Because of Kovalchuk’s contract the Kings options seem to be severely limited.

The key points regarding his contract…

  • He has one year remaining on it after this season at a salary cap hit of $6.25 million.
  • He is due a signing bonus in December worth $5.3 million, meaning any team that traded for him after that date would only be on the hook financially for a prorated salary of $700,000 for the rest of this season.
  • Because the contract is a 35-plus contract the Kings would still be on the hook for the entirety of his remaining salary cap hit if they were to buy him out or release him. And they would only be able to release him if Kovalchuk agrees to walk away from the remaining money he is owed, which seems unlikely.
  • His contract also contains a no-move clause and a modified no-trade clause, which could limit where he ends up in a trade.

Not an ideal situation to be in for the Kings.

The most logical option might be waiting until after his bonus is paid next month and digging back into the trade market when a team won’t have to commit as much financially. The issue, though, is still the fact that Kovalchuk is 36 years old, still has one year left after this one, and just hasn’t really been any kind of an impact player since returning to the NHL. He has scored at a 20-goal pace with the Kings, so there is still some offensive production there. Even with that he has clearly been a miserable fit in Los Angeles for where the team is and where it is looking to go in the future.

Are there any teams that would have an interest in taking that on? Look at it this way, if the Edmonton Oilers can move Milan Lucic‘s contract, there is absolutely a chance for the Kings to move this one.

Let’s speculate a bit on some potential landing spots.

New York Islanders. Before you completely dismiss this and yell about how he would never fit within their system or be good enough defensively to play for Barry Trotz, stop and think for a minute about who their general manager is. Lou Lamoriello is the one that went all-in on signing him to that original massive contract years ago with the New Jersey Devils, while there were also rumblings the team was interested in signing him when he returned to the league last summer. For as good as the Islanders have been they could still use another goal-scorer, there is history between the player and GM, and they have the salary cap space to take on that cap hit. It could be an interesting lottery ticket for a team that is still probably a piece or two away from really being able to make some serious noise in the playoffs. There are worse potential landing spots.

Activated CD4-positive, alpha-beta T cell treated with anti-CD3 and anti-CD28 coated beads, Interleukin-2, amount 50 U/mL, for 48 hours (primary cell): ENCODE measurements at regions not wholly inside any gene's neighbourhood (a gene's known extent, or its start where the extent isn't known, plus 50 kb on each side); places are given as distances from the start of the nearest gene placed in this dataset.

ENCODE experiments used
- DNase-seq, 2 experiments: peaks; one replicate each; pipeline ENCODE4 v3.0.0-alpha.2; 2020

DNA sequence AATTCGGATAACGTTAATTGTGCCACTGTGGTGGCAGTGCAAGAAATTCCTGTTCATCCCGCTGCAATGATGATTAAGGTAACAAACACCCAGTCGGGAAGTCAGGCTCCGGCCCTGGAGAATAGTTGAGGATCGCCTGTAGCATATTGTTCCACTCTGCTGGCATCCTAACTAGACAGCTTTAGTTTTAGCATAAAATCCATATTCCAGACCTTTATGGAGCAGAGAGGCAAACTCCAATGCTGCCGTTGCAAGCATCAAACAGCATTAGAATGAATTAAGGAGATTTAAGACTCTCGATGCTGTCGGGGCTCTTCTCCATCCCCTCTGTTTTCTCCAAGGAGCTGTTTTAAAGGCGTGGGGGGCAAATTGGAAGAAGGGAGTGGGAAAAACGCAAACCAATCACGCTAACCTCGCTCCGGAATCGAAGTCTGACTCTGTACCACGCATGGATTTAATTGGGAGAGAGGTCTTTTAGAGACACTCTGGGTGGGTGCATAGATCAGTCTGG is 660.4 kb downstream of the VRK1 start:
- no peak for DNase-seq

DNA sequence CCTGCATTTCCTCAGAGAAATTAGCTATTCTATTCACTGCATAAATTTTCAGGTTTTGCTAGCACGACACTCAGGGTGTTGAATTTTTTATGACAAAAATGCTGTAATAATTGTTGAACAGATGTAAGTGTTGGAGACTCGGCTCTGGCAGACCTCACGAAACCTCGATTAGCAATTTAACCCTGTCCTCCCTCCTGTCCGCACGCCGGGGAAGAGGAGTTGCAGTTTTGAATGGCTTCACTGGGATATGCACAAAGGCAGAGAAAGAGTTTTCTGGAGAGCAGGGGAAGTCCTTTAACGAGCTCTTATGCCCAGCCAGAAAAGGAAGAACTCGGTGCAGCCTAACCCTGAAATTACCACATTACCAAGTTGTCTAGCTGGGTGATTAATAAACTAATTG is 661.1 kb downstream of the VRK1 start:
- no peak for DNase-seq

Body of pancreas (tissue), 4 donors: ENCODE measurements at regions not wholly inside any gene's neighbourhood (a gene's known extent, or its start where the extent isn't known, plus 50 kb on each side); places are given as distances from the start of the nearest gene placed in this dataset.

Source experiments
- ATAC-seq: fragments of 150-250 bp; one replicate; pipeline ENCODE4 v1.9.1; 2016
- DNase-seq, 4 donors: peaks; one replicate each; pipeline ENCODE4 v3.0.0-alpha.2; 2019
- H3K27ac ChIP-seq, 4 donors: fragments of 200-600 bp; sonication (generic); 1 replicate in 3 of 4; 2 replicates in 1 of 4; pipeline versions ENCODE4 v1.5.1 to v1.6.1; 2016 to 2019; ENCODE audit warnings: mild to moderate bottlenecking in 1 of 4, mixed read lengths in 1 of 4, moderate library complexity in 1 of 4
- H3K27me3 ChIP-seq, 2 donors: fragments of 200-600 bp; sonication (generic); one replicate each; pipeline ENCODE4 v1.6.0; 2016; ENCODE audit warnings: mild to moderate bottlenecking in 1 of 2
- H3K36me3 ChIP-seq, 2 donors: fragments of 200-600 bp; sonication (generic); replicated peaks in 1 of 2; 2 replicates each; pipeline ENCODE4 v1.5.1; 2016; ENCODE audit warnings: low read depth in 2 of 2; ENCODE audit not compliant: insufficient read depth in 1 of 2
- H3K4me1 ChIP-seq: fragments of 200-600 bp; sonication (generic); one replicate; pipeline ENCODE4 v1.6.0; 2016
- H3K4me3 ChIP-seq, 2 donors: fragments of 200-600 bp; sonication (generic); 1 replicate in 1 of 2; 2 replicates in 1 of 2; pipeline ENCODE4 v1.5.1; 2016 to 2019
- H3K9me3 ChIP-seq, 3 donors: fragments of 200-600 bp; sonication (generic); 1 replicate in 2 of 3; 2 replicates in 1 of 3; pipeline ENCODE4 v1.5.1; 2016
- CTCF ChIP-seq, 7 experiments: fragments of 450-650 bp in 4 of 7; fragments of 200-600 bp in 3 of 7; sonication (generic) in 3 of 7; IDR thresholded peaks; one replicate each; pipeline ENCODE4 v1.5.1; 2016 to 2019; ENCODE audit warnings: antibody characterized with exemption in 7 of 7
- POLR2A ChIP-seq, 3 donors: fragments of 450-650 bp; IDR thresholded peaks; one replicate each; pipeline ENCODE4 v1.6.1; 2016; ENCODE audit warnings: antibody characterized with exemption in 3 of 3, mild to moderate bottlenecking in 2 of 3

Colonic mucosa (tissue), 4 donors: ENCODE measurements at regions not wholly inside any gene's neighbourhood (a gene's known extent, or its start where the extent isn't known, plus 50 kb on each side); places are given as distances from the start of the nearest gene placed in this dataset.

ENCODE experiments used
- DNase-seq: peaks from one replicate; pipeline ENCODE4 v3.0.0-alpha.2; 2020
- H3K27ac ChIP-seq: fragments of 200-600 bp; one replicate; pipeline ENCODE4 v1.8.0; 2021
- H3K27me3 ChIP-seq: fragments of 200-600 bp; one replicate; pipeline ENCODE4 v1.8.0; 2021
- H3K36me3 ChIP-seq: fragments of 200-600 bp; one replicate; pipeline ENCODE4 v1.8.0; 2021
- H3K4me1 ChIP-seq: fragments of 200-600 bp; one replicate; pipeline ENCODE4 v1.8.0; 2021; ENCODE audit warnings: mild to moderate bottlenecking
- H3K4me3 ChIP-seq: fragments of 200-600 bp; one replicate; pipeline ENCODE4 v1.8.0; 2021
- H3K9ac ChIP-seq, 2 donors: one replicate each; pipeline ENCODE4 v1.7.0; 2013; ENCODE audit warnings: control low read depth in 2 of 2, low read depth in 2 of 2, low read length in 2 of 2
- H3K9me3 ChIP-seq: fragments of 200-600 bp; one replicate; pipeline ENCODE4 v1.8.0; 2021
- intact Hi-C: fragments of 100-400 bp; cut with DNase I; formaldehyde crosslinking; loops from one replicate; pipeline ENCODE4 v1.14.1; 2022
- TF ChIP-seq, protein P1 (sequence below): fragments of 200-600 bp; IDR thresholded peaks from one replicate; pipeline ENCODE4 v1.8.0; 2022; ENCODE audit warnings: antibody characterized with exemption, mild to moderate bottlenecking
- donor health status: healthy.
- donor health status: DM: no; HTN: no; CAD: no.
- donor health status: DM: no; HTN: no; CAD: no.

Columbus Blue Jackets. Another team with salary cap space that is in desperate need of offense. Even after their offseason  free agency exodus and slow start through the first month, the Blue Jackets do not seem ready to throw in the towel on this season. The problem: their offense has been completely non-existent to this point. Their goals per game average is the second lowest in the league, ahead of only the Detroit Red Wings.

San Jose Sharks. The salary cap would make it complicated so there would have to probably be some maneuvering done to make it work, but the Sharks are already trying to win with a bunch of superstars from 2008 so why not add one more to the mix?

St. Louis Blues. Not sure how they would make this work with the salary cap, especially next season, so it is probably a really long shot in the dark, but with Vladimir Tarasenko sidelined for the next five months they could really use another goal-scorer.

Carolina Hurricanes. Now here is an intriguing option. If the Kings are going to trade Kovalchuk one of the options might include them throwing in a valuable asset (draft pick, prospect, young player) as a sweetener to convince another team to take such an ugly contract. Do you know what team has had a lot of success in making those kind of moves over the years? These folks. It’s how they ended up with Teuvo Teravainen, as well as an additional 2020 first-round pick from the Toronto Maple Leafs for absorbing Patrick Marleau‘s contract. Would it really be a shock if they picked up the phone, gave the Kings a call, and said, “hey, we hear you have a contract you don’t want. Let’s talk about that…” This is right in their wheelhouse.

Adam Gretz is a writer for Pro Hockey Talk on NBC Sports. Drop him a line at phtblog@nbcsports.com or follow him on Twitter @AGretz.

 

Roberto Luongo back with Panthers as special adviser

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Roberto Luongo retired from the Florida Panthers. He just never left.

And now the goaltender is officially part of the franchise again.

Florida’s all-time leader in wins and shutouts has agreed to become a special adviser to general manager Dale Tallon, a move that has been in the works for some time and was formally announced Wednesday.